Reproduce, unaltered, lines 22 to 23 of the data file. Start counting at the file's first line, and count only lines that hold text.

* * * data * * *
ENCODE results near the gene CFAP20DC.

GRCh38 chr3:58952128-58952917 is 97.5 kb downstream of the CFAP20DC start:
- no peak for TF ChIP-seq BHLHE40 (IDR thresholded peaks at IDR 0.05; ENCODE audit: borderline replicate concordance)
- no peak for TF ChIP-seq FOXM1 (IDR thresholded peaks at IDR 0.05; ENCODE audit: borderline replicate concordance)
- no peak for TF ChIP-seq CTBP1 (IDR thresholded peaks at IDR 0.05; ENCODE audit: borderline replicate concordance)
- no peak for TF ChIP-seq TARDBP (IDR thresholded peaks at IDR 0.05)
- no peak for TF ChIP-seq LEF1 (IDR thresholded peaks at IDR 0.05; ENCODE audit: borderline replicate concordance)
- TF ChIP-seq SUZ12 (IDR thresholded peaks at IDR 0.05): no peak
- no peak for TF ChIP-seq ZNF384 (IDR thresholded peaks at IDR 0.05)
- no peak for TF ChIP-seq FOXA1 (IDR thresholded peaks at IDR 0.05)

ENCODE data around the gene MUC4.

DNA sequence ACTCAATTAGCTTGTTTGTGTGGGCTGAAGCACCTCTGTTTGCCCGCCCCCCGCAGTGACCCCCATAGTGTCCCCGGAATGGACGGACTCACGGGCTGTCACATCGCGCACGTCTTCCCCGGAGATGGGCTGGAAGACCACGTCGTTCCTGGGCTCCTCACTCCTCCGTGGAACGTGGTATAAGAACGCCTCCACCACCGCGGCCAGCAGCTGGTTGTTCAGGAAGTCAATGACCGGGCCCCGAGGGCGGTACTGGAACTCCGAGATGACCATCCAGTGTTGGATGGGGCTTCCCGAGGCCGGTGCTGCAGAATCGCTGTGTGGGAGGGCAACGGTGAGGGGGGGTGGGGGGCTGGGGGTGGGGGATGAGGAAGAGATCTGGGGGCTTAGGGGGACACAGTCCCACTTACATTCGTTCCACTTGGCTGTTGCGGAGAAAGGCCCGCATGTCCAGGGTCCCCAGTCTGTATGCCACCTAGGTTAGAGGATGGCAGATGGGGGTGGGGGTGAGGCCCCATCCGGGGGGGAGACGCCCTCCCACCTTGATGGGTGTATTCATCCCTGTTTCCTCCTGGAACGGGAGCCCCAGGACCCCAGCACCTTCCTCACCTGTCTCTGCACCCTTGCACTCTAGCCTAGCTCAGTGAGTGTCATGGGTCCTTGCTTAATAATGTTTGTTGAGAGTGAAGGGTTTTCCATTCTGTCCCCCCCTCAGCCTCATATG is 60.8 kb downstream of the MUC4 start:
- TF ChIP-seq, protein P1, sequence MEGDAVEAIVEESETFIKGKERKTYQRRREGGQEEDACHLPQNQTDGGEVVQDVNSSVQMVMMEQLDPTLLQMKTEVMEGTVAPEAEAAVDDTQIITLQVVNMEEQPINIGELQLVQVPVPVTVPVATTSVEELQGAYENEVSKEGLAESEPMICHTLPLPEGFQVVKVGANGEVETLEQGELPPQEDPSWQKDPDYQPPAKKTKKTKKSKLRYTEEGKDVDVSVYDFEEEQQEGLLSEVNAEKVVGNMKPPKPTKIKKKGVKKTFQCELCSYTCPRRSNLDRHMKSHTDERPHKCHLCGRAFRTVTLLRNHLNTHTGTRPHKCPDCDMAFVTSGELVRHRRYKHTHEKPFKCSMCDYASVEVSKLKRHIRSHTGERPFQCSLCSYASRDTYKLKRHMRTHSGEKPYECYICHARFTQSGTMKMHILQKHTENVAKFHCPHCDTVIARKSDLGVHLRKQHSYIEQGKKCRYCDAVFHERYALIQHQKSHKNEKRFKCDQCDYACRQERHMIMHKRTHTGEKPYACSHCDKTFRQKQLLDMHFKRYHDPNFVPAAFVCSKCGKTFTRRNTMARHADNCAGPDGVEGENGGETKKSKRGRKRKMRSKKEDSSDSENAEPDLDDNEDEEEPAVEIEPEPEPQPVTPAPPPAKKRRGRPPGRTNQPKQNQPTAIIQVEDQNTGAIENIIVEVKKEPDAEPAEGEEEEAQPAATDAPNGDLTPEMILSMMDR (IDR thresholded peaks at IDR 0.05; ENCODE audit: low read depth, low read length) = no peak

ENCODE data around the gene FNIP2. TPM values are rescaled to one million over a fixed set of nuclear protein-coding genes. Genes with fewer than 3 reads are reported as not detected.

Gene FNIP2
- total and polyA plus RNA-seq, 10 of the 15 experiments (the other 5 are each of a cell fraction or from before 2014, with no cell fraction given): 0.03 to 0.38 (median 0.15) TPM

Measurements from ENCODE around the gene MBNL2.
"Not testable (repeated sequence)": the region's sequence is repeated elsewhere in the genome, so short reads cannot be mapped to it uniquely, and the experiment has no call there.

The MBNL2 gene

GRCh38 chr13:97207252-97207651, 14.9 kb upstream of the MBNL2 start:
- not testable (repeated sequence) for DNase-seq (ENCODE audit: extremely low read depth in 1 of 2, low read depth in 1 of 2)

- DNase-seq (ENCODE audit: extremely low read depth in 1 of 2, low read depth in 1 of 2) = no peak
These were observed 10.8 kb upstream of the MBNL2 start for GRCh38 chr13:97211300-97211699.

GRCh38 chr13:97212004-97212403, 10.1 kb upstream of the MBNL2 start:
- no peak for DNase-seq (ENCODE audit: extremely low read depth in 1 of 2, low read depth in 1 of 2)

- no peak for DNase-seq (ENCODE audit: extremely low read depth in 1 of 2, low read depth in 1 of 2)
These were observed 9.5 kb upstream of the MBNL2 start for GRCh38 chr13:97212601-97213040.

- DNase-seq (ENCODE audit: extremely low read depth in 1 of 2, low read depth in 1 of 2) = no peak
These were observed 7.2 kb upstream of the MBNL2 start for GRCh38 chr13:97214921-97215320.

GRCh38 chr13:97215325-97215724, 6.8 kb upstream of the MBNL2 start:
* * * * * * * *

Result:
- DNase-seq (ENCODE audit: extremely low read depth in 1 of 2, low read depth in 1 of 2) = no peak
These were observed 10.8 kb upstream of the MBNL2 start for GRCh38 chr13:97211300-97211699.